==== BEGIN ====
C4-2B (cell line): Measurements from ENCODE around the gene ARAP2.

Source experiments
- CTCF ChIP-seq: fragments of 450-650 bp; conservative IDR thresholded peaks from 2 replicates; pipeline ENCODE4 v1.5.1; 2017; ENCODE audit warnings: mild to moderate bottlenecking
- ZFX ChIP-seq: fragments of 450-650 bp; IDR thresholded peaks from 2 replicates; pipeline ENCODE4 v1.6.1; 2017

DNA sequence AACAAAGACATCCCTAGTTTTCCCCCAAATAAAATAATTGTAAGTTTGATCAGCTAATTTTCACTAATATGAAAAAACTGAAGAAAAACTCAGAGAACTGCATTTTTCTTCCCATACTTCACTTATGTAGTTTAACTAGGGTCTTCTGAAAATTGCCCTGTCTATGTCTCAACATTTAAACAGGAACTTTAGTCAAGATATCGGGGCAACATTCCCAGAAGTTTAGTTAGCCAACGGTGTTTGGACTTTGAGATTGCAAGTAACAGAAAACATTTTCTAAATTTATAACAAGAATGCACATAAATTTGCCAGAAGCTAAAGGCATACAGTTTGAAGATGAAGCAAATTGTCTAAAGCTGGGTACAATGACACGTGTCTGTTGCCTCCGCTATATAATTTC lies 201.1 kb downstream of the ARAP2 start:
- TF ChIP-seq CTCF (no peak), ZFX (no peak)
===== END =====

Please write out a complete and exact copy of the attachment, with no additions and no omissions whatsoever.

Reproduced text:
C4-2B (cell line): Measurements from ENCODE around the gene ARAP2.

Source experiments
- CTCF ChIP-seq: fragments of 450-650 bp; conservative IDR thresholded peaks from 2 replicates; pipeline ENCODE4 v1.5.1; 2017; ENCODE audit warnings: mild to moderate bottlenecking
- ZFX ChIP-seq: fragments of 450-650 bp; IDR thresholded peaks from 2 replicates; pipeline ENCODE4 v1.6.1; 2017

DNA sequence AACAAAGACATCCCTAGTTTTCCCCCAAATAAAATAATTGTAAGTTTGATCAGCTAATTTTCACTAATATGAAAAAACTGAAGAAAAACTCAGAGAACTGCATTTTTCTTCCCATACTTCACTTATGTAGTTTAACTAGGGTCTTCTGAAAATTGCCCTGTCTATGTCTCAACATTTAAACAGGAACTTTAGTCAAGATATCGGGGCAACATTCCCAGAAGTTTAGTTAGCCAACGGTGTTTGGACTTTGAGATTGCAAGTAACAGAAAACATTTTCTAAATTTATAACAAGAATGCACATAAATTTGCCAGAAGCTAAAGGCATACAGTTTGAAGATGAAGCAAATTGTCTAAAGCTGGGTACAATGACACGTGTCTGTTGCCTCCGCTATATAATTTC lies 201.1 kb downstream of the ARAP2 start:
- TF ChIP-seq CTCF (no peak), ZFX (no peak)